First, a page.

What is the meaning of "dropping veils of morning to where the cricket sings" from the poem "The Lake Isle of Innisfree"?
To grasp the full comparison, you have to back up a line:
And I shall have some peace there, for peace comes dropping slow,
Dropping from the veils of the morning to where the cricket sings.
So peace drops from the veils of morning. What is that, exactly?
Often in wet climates (as you would find around a lake island), the mornings are blanketed in a thick, heavy fog. This "veil of morning" could represent this type of thick covering, which covers the world in a peaceful blanket of white. Peace comes dropping from this fog, as it has the power to quiet both the environment and the spirit while it persists.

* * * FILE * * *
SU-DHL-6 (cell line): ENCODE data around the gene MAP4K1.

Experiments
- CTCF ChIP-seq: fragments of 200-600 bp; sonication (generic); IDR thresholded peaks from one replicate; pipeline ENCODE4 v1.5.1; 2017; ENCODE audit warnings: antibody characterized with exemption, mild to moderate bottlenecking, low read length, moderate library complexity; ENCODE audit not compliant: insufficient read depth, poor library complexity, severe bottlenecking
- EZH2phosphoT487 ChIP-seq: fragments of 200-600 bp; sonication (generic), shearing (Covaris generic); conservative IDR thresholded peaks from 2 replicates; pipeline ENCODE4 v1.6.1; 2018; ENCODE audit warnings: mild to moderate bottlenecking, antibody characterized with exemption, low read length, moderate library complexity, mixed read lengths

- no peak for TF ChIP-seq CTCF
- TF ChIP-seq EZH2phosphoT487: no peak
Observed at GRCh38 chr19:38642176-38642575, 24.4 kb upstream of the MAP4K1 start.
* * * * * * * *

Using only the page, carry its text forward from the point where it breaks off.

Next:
Where does the peace drop to? It goes "where the cricket sings." And where is that, exactly? Most often, crickets can be found at the roots of tall grasses and under leaves.
All this means that the narrator finds a calming, peaceful presence from being in nature, especially the peaceful mornings of his lake island of Innisfree. Although not Innisfree, the photo here shows a similar, peaceful fog settling over an island.
Nature is dripping in peace, and this is captured well by the imagery and metaphors of these lines.
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